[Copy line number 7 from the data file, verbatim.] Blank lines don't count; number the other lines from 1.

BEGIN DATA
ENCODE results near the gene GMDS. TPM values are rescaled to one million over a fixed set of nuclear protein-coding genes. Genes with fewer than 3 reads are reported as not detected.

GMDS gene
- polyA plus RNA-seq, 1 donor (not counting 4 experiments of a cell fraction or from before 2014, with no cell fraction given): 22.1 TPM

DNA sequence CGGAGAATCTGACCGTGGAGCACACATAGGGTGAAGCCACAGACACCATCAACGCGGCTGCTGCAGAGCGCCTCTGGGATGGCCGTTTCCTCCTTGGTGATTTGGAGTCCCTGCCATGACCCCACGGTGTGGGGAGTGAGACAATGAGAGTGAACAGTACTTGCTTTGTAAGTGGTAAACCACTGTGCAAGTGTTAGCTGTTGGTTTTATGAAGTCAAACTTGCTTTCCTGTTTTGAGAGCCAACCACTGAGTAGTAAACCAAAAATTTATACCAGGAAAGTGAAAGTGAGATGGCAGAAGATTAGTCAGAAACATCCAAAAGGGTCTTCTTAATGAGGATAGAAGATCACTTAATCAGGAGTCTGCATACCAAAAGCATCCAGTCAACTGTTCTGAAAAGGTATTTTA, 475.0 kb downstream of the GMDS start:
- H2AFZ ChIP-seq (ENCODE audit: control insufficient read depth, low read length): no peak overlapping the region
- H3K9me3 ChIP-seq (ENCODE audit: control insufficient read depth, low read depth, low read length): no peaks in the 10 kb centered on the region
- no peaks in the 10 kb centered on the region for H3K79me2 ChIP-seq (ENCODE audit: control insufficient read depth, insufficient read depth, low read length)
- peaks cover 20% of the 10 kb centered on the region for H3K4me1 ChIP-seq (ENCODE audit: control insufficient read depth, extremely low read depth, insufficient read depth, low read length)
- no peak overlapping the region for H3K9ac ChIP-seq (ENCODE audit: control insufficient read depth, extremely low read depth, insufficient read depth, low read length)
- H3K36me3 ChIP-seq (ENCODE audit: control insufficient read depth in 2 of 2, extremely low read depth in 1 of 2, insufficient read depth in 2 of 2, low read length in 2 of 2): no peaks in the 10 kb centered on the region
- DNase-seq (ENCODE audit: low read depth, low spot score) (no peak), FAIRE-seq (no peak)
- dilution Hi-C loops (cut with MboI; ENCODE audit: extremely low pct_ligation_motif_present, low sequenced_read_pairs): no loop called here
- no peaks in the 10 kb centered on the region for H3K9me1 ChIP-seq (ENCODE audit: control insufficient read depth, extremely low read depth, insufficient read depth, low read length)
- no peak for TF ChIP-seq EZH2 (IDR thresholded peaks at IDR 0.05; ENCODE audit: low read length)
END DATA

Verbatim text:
- no peaks in the 10 kb centered on the region for H3K79me2 ChIP-seq (ENCODE audit: control insufficient read depth, insufficient read depth, low read length)